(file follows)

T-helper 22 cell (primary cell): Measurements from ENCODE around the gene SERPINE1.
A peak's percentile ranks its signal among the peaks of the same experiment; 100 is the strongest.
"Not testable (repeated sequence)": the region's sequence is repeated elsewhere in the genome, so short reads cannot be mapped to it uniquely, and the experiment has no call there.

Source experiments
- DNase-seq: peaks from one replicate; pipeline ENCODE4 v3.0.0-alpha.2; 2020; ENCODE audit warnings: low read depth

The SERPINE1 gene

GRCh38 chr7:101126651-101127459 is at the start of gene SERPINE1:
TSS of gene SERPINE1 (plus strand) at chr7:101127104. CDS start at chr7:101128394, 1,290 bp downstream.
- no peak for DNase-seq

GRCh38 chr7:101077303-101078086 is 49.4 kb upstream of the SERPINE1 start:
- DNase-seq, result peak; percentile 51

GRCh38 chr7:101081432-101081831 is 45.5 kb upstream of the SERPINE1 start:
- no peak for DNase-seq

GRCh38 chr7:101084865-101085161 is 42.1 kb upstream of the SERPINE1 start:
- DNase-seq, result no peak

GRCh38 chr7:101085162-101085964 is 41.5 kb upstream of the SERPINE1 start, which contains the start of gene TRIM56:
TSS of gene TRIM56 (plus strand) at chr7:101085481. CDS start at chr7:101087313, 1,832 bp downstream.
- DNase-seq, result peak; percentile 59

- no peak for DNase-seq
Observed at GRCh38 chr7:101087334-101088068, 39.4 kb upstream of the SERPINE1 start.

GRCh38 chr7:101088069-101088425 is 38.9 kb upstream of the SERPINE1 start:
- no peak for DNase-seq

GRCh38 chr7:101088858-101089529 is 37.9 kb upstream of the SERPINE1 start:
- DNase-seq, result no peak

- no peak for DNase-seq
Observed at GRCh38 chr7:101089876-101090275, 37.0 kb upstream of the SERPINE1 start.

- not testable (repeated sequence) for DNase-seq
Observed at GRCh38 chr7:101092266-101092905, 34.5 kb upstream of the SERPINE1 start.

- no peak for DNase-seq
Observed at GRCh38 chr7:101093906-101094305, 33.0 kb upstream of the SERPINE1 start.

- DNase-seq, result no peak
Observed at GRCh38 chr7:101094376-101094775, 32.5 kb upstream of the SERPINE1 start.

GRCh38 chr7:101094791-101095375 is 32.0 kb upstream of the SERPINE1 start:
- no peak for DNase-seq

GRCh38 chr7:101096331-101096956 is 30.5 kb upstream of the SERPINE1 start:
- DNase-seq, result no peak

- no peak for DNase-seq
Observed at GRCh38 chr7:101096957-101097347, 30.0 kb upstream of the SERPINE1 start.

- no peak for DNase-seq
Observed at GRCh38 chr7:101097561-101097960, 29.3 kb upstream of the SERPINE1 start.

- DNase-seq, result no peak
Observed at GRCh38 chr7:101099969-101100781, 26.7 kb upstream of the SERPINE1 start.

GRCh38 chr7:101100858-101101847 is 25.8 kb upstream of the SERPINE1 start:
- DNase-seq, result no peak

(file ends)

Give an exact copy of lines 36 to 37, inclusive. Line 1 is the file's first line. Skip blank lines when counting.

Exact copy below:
- DNase-seq, result no peak

- no peak for DNase-seq